Michigan cop suspended for taunting anti-Trump rally with Confederate flag

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A Michigan police officer was suspended and is under internal investigation for driving by a protest with a Confederate flag attached to his truck. The city's police chief said the cop was previously reprimanded for flying the Stars and Bars.

Michael Peters, who has been a police officer in Traverse City, Michigan, for 18 years, is under investigation by the Traverse City Police Department for a possible breach of the department's "code of conduct" for appearing with the Confederate flag at a rally on Friday where gatherers protested Donald Trump's election as president, according to MLive Media Group. He is currently suspended with pay, according to city's police chief.

The Traverse City Record-Eagle published photos of Peters' driving by the rally.

Traverse City Police Chief Jeffrey O'Brien said Monday that Peters had previously flown the flag in the department's parking lot and was told to not do so, MLive reported. The city also received complaints when Peters allegedly flew the flag on Veterans Day, city manager Martin Colburn said.

"He's been talked to about that," O'Brien said at a Monday press conference, MLive reported.

O'Brien added that Peters' conduct at the rally was "reprehensible."

"This is not even within our concept of what we stand for as police officers," he said.

On Friday, at a "Love Trumps Hate" rally, Peters reportedly arrived and revved the engine of his pickup truck, which had Confederate and American flags attached to poles in the truck's bed. The city received "numerous complaints" following the incident, Colburn said.

"This is not what we expect from our city employees," Traverse City Mayor Jim Carruthers said Monday. "It's not something we value. It's not something we accept. This isn't what the city believes in, in my opinion and from what we're hearing from the staff and the residents."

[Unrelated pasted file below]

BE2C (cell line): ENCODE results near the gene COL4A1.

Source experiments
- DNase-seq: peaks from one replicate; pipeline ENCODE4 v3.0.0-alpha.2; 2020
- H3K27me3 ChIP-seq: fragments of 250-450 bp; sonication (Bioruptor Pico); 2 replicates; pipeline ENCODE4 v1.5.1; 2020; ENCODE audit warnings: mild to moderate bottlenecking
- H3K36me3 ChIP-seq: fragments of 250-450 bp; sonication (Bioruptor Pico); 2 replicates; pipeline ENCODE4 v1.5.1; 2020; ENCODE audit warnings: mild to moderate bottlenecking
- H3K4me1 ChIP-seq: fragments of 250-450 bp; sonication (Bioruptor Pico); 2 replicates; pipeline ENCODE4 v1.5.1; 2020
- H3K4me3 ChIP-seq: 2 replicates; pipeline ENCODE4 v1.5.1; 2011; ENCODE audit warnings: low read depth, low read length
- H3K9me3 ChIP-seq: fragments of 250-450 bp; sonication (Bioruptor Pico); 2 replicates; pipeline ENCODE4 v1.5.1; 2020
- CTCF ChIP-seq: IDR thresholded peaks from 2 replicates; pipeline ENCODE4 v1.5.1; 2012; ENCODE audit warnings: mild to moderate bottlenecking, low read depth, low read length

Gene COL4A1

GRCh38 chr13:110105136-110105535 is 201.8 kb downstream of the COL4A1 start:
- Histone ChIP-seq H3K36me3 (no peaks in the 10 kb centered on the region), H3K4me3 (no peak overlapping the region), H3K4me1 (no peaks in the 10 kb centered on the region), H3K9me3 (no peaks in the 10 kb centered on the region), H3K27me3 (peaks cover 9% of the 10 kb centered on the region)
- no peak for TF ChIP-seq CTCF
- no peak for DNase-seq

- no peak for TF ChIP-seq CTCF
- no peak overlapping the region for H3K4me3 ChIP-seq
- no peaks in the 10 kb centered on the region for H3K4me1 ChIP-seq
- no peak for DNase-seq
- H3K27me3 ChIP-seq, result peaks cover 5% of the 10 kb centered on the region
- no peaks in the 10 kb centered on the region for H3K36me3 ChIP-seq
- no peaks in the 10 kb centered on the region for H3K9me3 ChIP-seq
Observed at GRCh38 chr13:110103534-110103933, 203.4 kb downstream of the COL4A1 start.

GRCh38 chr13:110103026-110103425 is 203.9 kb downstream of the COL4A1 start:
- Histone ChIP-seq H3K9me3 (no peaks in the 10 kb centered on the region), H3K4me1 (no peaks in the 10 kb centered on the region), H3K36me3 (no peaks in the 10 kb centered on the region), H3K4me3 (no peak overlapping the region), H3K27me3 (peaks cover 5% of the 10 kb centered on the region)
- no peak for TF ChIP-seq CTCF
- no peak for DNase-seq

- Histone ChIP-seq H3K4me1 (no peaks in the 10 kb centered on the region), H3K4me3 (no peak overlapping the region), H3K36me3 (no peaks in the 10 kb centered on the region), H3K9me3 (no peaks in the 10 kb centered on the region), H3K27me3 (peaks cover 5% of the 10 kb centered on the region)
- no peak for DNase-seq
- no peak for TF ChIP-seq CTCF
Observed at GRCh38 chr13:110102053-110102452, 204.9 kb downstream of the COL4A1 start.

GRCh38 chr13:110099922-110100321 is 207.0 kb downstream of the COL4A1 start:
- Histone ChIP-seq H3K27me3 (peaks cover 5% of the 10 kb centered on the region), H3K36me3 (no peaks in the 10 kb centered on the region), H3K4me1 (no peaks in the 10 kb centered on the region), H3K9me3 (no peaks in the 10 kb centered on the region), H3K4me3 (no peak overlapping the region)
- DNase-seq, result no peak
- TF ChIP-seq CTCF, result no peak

Two city police officers are tasked with determining whether Peters broke department rules. They are also attempting to determine if Peters drank beer in public outside an area known as Open Space, where the rally was held and where it is legal to drink alcohol.

"He has a right to due process," O'Brien said. "We're going to make sure that is carried through."

Dan Kuhn, of the Police Officers Association of Michigan, a union that represents Traverse City police officers, said Peters has a right to fly the Confederate flag.

"The fact that he's a Traverse City police officer does not take away the rights he has an American citizen," Kuhn said. "Just as the people in the park there who are protesting have those rights."

Kuhn said the union would pay for an attorney to defend Peters if need be.

"We're going to defend him if the department overreacts," Kuhn said.

O'Brien added that he spoke to Peters prior to the press conference.

"I think that Officer Peters understands the seriousness of what he's done," O'Brien said.

In the days immediate following Tuesday's elections, during which Donald Trump won the race for president, there were more than 200 reports of "election-related harassment and intimidation,"according to the Southern Poverty Law Center. Anti-Black, anti-immigrant, and anti-Muslim sentiment were the most common forms of harassment or intimidation, the organization said Friday.